World Art Exhibitions Limited- work with renowned and prestigious clients around the globe, administering, operating, project managing or promoting, organisations, businesses and institutions such as; St Pauls Cathedral, The National Football Museum, The Crown Jewels (Tower of London), The IOC (International Olympic Committee) Museum (Switzerland), Richard the III Visitors Centre, Museum of London, York Minster, Wimbledon Museum, Chopin Museum (Warsaw Poland), Warwick Castle, The Giants Causeway, Ordsall Hall, Ferrari World (Abu Dhabi), Sydney Tower (Australia).
We are delighted to provide direct links to the first four back issues of painters TUBES magazines – Click the link of each one to read free on line. They are now presented on Tubes new and fantastic Virtual Reality Platform. You can view the magazine on all devices and all operating systems, OSX , Android, Linux or Windows. Bookmark our website to come back whenever you like and from wherever you are.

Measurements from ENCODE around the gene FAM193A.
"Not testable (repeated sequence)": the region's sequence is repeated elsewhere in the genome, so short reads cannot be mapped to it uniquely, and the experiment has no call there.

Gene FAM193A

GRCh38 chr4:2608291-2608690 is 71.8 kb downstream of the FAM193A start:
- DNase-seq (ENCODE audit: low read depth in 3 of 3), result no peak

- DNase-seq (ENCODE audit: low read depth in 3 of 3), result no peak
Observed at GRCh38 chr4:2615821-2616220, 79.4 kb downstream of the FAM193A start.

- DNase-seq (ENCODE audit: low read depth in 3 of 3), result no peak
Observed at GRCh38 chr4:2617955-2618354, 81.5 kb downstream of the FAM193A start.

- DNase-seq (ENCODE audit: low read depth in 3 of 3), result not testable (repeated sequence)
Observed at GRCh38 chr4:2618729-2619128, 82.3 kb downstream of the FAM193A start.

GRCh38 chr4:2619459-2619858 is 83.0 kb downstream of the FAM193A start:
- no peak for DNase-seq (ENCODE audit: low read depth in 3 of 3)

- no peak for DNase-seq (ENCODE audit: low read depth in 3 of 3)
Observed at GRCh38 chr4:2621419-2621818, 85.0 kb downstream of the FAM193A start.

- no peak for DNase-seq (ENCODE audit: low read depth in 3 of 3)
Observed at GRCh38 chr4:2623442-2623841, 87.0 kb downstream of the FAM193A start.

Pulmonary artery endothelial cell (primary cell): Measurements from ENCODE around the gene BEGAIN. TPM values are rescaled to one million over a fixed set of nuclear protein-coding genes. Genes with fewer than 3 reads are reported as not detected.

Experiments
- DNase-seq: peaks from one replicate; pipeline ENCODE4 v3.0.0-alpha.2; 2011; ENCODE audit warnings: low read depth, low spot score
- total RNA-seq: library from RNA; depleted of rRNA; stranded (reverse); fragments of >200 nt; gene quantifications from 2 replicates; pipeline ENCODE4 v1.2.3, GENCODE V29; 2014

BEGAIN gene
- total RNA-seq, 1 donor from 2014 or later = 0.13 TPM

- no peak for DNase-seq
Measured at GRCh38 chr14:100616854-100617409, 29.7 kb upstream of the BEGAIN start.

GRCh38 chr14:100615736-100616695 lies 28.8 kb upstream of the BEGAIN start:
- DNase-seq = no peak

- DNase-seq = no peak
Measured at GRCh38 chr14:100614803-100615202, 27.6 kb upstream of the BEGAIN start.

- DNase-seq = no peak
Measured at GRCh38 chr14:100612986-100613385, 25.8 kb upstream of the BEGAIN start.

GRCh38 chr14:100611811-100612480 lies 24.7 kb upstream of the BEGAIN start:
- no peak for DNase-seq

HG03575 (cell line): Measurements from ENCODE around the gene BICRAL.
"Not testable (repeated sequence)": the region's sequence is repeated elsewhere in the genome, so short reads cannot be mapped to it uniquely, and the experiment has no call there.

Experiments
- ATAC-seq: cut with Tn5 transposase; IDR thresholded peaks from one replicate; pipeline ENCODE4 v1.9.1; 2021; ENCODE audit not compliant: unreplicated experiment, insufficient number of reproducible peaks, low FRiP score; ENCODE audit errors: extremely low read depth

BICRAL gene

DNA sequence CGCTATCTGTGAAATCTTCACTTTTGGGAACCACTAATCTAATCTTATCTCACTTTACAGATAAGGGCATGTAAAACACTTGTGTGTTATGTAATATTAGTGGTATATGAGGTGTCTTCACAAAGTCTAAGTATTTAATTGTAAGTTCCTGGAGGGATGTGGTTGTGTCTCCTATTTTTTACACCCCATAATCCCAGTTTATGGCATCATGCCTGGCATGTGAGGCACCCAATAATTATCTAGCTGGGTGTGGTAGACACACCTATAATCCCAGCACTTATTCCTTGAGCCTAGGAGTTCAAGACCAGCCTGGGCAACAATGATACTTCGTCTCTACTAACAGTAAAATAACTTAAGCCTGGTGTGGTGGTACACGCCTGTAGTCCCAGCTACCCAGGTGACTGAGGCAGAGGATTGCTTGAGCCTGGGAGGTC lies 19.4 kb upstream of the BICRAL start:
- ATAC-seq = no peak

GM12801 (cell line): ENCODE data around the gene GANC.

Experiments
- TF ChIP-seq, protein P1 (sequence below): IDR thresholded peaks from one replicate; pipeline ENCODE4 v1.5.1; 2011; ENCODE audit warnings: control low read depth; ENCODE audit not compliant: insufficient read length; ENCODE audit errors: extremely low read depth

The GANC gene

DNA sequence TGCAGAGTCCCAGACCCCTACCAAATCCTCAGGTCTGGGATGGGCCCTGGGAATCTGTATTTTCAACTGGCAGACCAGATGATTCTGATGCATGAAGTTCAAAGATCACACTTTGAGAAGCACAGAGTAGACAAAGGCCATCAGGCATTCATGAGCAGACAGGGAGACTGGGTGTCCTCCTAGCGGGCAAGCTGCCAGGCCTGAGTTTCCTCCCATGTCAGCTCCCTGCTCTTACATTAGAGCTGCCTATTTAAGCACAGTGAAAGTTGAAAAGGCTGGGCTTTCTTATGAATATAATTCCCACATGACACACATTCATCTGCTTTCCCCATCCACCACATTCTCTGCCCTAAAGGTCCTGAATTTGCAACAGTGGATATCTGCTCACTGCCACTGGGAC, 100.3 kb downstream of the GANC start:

TUBES issue #1 Tubes issue #1 featured an interview with Ian Norris in his studio in winter of 2015. Ian Norris a highly respected and renown Northern English artist. Tubes art magazine issue #1 Interview- in the studio with Ian Norris.Featured painter has an in depth discussion about his new paintings and the reasoning behind them. Plus- Review of the Exhibition The Northern School a reappraisal and the accompanying Book at Gateway Gallery, Hale, Cheshire. Exciting New move for the Contemporary Six Gallery in Central Manchester Art Education ”what about the kids” What age should Art be taught? Spike’ on Tretchikoff our resident culture critic tells the full story of this most amazing artist who has been ‘put-down’ by the art establishment in the UK but remains the best selling artist in the 20th century.Click here. link: http://online.mobissue.com/badm/fwvl/